This study found that 6- to 8-month-old babies were able to create a meaning for a word, but only after they'd had a nap.
Ever watched a sleeping baby and thought that behind those peaceful brows their brain was processing information? No, me either.
I loved to watch my sleeping babies and enjoy their cuteness without any demands on me. It never occurred to me in these moments that their brains were processing their daily learning as they slept. Everything is new for a baby. With each new experience, their brains have the job of organizing and categorizing all that information. It is thought that sleep is integral to this process.
This study found that 6 to 8-month-old babies were able to create a meaning for a word, but only after they'd had a nap. Creating meaning for a word was previously only thought possible in older children and adults.
The researchers exposed 6 to 8-month-old infants to fictitious objects, which they gave made-up names such as “Bofel" or “Zuser." Objects that were similar but not the same were all called a “Bofel" or “Zuser" accordingly. The researchers used fictitious objects to make sure the babies could not use their preexisting knowledge in the tests.
After the first learning phase in the morning, the babies' brain responses showed that they did not recognize a new Bofel as a “Bofel," although it was quite similar to the previously seen Bofel versions.
When tested again, after their nap, babies' brains were able to differentiate between the right and wrong name for a new object. The babies could see the commonalities between the similar pairs, known as generalization.
It seems that babies had generalized their knowledge during their sleep, because babies that stayed awake during their nap were still unable to generalize their learning.
The amount and quality of the learning was dependent on the amount of sleep they got in their nap. Babies who slept for about 50 minutes showed a brain response called the N400 component that indicated to the researchers they had created meanings for the words. The N400 component is also found when older children and adults learn a meaning for a word.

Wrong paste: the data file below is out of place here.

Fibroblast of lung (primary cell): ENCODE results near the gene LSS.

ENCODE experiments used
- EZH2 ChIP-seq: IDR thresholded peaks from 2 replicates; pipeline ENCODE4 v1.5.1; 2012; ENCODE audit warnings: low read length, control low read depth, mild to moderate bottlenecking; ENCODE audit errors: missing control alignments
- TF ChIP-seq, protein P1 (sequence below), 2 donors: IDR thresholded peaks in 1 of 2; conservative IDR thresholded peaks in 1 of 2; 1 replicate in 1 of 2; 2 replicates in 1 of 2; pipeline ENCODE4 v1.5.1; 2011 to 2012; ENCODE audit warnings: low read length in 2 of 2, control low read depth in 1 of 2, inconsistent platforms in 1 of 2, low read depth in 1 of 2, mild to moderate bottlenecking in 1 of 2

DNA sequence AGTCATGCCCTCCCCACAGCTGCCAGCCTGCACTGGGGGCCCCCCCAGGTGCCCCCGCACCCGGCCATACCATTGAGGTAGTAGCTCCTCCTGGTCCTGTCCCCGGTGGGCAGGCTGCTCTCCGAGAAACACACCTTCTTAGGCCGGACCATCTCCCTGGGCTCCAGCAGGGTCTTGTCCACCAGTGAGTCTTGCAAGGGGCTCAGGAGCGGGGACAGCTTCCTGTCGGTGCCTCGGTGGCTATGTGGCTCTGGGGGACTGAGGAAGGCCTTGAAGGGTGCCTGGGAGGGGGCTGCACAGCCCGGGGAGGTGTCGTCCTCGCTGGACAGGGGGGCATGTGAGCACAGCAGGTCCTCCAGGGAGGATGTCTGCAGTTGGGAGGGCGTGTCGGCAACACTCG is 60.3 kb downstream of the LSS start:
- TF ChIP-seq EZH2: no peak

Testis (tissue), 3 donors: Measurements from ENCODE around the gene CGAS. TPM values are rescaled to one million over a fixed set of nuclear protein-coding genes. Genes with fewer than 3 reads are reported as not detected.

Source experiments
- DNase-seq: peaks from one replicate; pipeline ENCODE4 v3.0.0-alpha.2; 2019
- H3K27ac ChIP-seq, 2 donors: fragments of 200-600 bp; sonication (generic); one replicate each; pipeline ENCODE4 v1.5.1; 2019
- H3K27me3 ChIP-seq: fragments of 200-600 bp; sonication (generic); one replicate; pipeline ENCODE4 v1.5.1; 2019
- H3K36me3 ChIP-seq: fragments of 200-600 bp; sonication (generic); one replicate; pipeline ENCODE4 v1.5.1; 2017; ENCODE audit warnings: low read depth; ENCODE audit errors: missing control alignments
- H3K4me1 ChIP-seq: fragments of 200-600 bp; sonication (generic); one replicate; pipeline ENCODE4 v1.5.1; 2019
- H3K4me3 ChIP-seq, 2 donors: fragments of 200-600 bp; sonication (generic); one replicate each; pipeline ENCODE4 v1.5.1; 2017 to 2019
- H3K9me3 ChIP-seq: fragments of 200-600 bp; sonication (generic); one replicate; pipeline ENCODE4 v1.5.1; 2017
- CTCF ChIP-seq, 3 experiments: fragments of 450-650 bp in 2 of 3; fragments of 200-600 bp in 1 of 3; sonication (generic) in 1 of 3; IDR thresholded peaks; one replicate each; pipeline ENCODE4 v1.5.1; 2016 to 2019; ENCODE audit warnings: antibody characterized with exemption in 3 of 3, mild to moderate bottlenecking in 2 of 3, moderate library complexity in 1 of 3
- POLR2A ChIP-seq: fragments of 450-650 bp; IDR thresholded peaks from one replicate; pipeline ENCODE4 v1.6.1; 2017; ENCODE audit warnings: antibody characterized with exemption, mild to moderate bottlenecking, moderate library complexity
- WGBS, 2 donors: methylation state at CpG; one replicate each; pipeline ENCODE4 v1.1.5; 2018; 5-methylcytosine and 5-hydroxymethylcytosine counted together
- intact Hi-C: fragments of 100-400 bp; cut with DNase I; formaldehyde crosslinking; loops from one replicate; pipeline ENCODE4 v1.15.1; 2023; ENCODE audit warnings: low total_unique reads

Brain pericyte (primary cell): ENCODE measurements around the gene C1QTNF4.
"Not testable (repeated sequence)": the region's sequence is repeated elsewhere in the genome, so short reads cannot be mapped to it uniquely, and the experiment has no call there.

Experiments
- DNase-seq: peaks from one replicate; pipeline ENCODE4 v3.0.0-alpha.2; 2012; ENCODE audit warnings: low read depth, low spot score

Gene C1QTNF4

Babies that slept 30 minutes or less, however, were only able to filter out the similar features of the contexts and link them to the sound of the word. They had not created a meaning for the word.
“Our results show that infants can form long-term memory for word meanings much earlier than previously thought. Even though the brain structures that are relevant for this type of memory are not fully matured, they can already be used to a certain extent," explains Angela D. Friederici, senior author of the study.
The researchers say that one particular stage of sleep is responsible for the memory of word meaning. This is the second of the four sleep stages. This stage of light sleep allows the transition from simple early learning, like that seen in the babies who napped for 30 minutes, to an advanced form of memory as seen in the babies who napped for 50 minutes.
Compared to other types of development which can take months, this learning is happening in a matter of minutes, leading the researchers to deduce that language development appears to occur in “fast motion" during sleep.
“In our study, however, infants were exposed to a large amount of information within a narrow time frame, which they normally experience over a much longer period of time," study leader Manuela Friedrich adds.
“But only during sleep, when the infant brain is isolated from the surrounding world, can it extract and save relations incorporated in this information. And only the interaction of an alert state of experiencing the environment with the offline state of sleep, in which experiences are organized and stored, enables early cognitive and language development."
Next time you see a sweet sleeping bundle, think about all the development that's going on inside that brain. All the words and activities you shared with them that morning are being categorized and developing meaning. It just goes to show that babies are amazing, even when they sleep.